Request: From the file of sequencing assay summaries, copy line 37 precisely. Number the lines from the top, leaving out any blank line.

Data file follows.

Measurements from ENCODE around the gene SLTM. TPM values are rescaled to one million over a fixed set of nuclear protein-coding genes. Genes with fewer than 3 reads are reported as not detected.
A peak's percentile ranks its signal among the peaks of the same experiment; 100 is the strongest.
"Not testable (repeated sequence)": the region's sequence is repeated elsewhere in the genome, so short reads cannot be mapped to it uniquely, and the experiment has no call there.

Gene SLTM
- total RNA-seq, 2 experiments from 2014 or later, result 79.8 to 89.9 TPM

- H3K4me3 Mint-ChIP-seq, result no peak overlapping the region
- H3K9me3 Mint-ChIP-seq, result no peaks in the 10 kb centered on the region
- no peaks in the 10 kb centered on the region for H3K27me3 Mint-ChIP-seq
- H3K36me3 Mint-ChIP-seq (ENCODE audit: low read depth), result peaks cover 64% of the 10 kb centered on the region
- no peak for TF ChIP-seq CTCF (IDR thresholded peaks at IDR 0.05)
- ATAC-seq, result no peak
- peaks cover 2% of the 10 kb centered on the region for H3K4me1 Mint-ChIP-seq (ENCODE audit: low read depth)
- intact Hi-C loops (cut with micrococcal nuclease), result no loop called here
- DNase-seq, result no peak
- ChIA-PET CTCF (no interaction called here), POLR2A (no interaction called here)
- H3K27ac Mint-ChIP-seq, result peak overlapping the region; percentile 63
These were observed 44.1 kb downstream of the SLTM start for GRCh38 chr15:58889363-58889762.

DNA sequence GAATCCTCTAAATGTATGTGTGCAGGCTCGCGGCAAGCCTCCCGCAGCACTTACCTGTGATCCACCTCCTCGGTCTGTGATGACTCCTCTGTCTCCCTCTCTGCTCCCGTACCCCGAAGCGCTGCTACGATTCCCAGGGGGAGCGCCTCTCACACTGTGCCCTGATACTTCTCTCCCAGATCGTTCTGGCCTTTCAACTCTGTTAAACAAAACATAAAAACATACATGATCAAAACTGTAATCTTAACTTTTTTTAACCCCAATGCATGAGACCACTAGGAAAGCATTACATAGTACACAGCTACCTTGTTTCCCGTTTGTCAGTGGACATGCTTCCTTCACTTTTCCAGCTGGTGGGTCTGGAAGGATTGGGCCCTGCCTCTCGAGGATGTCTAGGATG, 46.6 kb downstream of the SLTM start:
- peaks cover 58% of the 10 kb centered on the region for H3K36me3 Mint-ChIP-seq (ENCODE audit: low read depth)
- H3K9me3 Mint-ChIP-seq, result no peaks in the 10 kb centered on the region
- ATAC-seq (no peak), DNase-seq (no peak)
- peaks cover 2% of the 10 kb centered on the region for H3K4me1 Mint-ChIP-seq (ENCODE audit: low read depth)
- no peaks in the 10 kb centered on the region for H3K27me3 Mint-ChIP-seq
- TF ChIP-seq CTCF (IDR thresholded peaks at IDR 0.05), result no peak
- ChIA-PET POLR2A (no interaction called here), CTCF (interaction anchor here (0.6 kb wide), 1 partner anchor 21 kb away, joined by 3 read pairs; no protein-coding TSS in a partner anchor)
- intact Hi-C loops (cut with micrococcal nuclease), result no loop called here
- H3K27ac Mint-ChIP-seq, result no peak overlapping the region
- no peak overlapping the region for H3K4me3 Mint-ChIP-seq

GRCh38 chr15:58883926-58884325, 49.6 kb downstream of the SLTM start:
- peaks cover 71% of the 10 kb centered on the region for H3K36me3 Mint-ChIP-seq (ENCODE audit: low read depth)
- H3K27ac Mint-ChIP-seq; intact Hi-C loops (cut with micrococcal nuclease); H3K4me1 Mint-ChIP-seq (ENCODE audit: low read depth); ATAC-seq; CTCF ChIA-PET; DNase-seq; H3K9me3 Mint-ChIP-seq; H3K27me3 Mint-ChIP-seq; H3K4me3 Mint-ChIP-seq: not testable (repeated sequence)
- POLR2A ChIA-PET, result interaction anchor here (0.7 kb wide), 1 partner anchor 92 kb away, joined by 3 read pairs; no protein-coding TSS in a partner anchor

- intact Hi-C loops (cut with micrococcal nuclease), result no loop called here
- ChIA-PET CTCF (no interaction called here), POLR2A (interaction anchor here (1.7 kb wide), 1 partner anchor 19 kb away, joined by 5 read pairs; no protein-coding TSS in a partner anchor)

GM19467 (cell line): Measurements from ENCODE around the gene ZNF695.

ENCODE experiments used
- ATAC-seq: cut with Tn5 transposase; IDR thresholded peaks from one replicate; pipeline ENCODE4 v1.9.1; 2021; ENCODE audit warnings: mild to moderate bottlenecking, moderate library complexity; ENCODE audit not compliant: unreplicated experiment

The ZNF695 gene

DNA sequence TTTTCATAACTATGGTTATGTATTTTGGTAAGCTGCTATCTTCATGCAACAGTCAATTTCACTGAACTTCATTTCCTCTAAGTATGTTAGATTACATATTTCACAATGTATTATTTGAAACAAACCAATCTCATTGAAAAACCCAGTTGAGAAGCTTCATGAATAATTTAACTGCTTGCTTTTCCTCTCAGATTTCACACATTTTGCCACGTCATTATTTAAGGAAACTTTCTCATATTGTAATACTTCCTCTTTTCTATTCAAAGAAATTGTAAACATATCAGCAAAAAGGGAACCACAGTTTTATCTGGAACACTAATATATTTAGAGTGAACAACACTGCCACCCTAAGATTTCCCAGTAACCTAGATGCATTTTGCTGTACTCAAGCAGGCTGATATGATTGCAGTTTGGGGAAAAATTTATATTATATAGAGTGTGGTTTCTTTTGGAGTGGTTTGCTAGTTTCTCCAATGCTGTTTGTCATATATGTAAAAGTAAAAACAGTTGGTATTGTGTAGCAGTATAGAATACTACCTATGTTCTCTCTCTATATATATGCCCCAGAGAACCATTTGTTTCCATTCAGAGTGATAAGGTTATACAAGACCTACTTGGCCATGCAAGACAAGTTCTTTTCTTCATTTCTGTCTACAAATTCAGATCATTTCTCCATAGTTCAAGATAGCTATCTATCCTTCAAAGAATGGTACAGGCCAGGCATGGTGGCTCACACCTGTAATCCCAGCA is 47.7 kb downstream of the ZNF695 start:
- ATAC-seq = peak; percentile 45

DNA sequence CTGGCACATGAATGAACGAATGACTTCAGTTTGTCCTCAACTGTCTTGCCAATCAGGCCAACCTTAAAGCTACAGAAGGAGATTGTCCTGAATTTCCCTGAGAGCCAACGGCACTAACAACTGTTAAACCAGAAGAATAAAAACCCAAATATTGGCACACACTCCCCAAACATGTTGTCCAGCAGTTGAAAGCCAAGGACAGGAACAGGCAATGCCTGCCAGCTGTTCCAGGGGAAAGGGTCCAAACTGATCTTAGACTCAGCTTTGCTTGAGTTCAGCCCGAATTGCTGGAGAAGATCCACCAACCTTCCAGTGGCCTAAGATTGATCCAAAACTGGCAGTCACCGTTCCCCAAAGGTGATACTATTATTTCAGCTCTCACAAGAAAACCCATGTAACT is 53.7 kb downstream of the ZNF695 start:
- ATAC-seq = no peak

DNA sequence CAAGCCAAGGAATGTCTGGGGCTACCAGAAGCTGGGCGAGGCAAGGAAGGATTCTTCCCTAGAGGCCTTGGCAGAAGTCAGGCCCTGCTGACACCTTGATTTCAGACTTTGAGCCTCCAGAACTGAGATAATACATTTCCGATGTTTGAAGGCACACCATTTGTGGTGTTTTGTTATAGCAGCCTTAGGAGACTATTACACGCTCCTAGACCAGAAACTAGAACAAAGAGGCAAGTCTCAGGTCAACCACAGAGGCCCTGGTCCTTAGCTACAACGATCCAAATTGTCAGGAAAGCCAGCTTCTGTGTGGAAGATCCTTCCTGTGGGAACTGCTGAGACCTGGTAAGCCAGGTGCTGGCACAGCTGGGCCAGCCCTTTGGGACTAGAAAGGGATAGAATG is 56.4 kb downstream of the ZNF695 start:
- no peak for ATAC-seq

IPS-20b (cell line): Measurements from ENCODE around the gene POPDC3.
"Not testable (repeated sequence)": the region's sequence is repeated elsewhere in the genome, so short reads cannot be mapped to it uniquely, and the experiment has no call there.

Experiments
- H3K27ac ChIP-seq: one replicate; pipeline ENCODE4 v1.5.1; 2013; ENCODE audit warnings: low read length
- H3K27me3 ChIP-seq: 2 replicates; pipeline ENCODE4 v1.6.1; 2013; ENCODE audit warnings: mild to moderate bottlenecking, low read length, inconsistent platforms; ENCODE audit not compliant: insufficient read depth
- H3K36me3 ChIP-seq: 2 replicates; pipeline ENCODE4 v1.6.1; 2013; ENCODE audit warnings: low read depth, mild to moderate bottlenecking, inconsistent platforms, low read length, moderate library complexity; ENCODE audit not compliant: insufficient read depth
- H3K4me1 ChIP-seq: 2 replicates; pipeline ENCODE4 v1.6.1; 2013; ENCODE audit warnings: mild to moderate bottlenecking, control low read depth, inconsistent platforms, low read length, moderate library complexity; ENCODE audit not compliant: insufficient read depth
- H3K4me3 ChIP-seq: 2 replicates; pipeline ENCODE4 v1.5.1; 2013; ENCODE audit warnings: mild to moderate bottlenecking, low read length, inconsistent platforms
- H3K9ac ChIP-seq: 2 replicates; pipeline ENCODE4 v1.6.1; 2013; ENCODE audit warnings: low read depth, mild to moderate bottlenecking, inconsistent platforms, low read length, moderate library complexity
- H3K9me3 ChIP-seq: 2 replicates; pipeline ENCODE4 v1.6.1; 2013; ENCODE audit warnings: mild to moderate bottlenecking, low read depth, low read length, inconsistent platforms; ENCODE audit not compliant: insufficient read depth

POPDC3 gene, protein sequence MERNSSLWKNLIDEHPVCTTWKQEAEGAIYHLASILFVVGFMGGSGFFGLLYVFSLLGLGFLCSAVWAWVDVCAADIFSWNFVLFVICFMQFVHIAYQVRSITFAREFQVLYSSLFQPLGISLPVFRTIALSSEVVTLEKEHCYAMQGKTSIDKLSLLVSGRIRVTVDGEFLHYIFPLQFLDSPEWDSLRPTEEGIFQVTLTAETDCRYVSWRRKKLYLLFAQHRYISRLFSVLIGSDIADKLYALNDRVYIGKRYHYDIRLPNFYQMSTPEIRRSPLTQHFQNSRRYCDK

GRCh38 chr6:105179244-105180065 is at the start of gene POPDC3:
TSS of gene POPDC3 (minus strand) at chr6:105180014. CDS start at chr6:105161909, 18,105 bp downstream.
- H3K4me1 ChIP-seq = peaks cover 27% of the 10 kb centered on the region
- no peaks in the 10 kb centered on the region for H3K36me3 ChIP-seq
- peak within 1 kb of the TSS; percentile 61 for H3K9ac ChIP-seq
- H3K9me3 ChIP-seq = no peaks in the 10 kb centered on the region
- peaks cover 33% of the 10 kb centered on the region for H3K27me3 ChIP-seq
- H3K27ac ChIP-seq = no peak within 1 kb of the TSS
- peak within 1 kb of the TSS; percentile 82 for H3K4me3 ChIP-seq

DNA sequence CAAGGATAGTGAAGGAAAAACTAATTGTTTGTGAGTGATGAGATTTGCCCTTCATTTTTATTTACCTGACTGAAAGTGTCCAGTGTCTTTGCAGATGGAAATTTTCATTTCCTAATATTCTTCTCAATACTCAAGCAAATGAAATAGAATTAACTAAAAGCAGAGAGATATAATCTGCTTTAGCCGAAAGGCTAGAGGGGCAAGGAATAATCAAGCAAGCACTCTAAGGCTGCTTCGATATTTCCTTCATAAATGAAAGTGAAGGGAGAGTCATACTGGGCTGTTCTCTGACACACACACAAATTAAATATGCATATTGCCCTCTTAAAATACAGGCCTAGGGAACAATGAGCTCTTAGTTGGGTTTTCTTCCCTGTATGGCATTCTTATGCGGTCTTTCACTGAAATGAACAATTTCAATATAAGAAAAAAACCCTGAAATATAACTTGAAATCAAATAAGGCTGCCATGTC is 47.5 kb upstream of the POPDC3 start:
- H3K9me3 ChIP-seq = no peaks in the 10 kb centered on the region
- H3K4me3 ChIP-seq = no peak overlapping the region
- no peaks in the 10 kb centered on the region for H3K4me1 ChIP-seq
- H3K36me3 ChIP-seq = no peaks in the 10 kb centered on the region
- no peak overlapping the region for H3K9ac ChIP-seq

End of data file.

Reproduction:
- ATAC-seq: cut with Tn5 transposase; IDR thresholded peaks from one replicate; pipeline ENCODE4 v1.9.1; 2021; ENCODE audit warnings: mild to moderate bottlenecking, moderate library complexity; ENCODE audit not compliant: unreplicated experiment